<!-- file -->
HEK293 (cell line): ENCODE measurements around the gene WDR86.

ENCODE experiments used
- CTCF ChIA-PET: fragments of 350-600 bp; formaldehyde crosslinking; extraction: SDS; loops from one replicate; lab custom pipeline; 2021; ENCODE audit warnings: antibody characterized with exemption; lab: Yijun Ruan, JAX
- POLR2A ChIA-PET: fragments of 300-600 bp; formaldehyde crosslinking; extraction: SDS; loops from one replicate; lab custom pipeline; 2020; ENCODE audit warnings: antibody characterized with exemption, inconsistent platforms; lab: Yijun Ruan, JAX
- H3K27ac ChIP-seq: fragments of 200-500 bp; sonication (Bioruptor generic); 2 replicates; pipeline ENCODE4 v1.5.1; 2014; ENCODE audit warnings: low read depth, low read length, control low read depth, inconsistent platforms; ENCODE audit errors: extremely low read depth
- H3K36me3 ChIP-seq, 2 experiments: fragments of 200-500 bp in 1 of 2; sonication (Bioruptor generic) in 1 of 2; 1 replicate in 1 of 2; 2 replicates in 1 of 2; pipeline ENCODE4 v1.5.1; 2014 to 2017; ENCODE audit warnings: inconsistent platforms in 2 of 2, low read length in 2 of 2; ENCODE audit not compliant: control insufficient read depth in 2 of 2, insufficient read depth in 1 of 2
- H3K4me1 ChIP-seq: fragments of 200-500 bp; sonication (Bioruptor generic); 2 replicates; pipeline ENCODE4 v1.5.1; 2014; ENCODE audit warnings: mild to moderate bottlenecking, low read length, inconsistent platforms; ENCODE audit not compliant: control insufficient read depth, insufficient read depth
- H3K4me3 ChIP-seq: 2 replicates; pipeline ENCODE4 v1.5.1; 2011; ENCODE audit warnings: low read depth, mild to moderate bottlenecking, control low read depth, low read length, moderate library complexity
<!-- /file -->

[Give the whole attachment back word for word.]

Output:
HEK293 (cell line): ENCODE measurements around the gene WDR86.

ENCODE experiments used
- CTCF ChIA-PET: fragments of 350-600 bp; formaldehyde crosslinking; extraction: SDS; loops from one replicate; lab custom pipeline; 2021; ENCODE audit warnings: antibody characterized with exemption; lab: Yijun Ruan, JAX
- POLR2A ChIA-PET: fragments of 300-600 bp; formaldehyde crosslinking; extraction: SDS; loops from one replicate; lab custom pipeline; 2020; ENCODE audit warnings: antibody characterized with exemption, inconsistent platforms; lab: Yijun Ruan, JAX
- H3K27ac ChIP-seq: fragments of 200-500 bp; sonication (Bioruptor generic); 2 replicates; pipeline ENCODE4 v1.5.1; 2014; ENCODE audit warnings: low read depth, low read length, control low read depth, inconsistent platforms; ENCODE audit errors: extremely low read depth
- H3K36me3 ChIP-seq, 2 experiments: fragments of 200-500 bp in 1 of 2; sonication (Bioruptor generic) in 1 of 2; 1 replicate in 1 of 2; 2 replicates in 1 of 2; pipeline ENCODE4 v1.5.1; 2014 to 2017; ENCODE audit warnings: inconsistent platforms in 2 of 2, low read length in 2 of 2; ENCODE audit not compliant: control insufficient read depth in 2 of 2, insufficient read depth in 1 of 2
- H3K4me1 ChIP-seq: fragments of 200-500 bp; sonication (Bioruptor generic); 2 replicates; pipeline ENCODE4 v1.5.1; 2014; ENCODE audit warnings: mild to moderate bottlenecking, low read length, inconsistent platforms; ENCODE audit not compliant: control insufficient read depth, insufficient read depth
- H3K4me3 ChIP-seq: 2 replicates; pipeline ENCODE4 v1.5.1; 2011; ENCODE audit warnings: low read depth, mild to moderate bottlenecking, control low read depth, low read length, moderate library complexity